How do Rolf Groven's parody landscapes, like "Oljemaleri" (1975) satirize Norway's contemporary relationship with nature? Does he use irony to show the dichotomy between a spiritual reverence for nature and utilitarian exploitation of nature?
Check out his work here: http://www.groven.no/rolf/index.html,
Copyright Rolf Groven, 1975
Rolf Groven is a contemporary Norwegian painter born on 11 March 1943. He is a self-professed environmentalist. Groven's paintings are political parodies rendered in a figurative style. He repaints the most famous works of Norwegian artists (including The Scream by Edvard Munch and Bridal Procession in the Hardanger Fjord by Adolph Tideman and Hans Gude). He contemporizes these images by adding loaded symbols of unsustainable development or environmental destruction (oil rigs, coal-fired power plants and flooding from global warming). I suggest that Groven's satirical paintings look at environmental issues from a pragmatic (albeit hyperbolical) perspective. His works are an explicit cry for change, using satire to condemn political corruption and flawed policy. He exaggerates problems in the landscape, perhaps in hopes of inspiring policy change.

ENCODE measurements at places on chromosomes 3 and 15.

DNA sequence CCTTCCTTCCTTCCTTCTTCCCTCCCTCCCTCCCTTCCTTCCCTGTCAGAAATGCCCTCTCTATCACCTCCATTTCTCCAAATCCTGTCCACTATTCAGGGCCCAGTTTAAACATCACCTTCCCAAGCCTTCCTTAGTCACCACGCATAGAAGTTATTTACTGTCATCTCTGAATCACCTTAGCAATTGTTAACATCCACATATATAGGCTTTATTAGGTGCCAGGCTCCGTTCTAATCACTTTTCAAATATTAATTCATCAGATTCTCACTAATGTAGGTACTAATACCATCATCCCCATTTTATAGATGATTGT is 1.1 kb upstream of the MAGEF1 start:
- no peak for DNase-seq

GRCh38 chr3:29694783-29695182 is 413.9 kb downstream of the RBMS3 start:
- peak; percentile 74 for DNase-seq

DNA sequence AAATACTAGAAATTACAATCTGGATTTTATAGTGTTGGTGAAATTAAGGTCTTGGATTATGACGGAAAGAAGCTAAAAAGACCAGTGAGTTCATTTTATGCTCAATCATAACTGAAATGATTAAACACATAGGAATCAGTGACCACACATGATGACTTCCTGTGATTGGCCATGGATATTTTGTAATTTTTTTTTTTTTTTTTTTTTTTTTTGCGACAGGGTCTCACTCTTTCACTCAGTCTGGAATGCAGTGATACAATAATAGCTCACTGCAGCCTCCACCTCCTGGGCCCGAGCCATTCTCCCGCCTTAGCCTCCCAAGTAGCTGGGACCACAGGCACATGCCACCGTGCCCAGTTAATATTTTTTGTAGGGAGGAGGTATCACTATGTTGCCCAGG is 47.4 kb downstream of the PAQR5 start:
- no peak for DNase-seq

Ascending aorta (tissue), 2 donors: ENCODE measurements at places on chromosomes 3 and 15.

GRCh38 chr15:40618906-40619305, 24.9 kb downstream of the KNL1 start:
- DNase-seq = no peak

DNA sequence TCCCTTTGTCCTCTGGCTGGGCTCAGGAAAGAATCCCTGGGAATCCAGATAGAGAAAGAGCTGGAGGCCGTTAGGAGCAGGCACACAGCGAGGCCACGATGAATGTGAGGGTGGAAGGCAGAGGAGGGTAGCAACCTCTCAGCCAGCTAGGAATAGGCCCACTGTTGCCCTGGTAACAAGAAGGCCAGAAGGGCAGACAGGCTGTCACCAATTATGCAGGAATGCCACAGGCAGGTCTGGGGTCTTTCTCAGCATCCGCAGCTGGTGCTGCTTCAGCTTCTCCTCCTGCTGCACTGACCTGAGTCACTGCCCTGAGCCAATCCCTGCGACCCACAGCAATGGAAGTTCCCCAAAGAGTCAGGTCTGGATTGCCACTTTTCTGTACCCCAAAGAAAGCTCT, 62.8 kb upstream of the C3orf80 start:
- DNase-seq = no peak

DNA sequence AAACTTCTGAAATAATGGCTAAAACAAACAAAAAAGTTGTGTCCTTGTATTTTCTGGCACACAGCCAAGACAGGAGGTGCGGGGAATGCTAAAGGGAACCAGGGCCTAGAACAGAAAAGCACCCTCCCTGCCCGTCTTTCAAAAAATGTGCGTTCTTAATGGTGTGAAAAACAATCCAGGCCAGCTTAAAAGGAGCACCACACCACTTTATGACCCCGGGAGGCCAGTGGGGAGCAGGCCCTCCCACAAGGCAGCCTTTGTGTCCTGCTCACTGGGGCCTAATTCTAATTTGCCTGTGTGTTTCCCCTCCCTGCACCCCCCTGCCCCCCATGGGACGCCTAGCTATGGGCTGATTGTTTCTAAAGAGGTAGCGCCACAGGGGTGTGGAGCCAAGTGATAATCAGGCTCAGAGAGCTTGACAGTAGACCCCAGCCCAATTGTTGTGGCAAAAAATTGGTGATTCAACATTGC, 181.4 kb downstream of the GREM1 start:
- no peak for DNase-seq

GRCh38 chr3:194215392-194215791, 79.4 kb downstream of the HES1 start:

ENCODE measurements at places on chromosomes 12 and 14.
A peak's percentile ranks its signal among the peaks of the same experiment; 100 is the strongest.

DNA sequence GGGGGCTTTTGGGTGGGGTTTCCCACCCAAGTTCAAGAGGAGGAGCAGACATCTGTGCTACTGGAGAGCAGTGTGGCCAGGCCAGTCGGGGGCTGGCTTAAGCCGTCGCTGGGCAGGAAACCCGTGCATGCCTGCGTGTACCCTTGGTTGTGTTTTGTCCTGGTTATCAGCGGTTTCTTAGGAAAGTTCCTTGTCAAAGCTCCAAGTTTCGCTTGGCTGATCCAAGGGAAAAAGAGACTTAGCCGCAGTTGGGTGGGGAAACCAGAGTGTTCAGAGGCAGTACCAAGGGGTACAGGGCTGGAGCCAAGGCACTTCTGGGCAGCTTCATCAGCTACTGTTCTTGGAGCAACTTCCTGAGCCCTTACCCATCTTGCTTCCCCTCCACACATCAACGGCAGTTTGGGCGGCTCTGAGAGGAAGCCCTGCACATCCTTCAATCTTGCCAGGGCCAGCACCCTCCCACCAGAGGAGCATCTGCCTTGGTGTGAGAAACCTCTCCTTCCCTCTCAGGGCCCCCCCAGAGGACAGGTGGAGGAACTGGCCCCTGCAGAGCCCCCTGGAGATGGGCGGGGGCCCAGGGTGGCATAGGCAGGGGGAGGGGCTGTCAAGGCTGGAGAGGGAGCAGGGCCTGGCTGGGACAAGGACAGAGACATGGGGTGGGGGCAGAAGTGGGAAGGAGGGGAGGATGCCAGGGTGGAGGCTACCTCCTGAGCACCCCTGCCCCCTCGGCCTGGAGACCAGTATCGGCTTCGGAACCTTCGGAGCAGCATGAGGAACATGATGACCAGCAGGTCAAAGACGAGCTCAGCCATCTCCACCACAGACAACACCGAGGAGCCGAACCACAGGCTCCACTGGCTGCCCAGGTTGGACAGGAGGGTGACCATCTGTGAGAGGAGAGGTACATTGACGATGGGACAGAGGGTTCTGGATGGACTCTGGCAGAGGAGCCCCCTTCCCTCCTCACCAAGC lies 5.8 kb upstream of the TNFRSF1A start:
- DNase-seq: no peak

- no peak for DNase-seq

His use of comedy toward and environmentalist end is rare from an international perspective, and almost unprecedented in Norwegian art. There have been several influential illustrators from Norway and Scandinavia (the Muhammed cartoons scandal a few years ago put Denmark on the map for political cartooning), but it is a rare case when their satire deals with environmental issues. Groven's paintings of exaggerated destruction thereby command the viewer's attention, not only thanks to their skillful rendering but also the originality of the subject matter.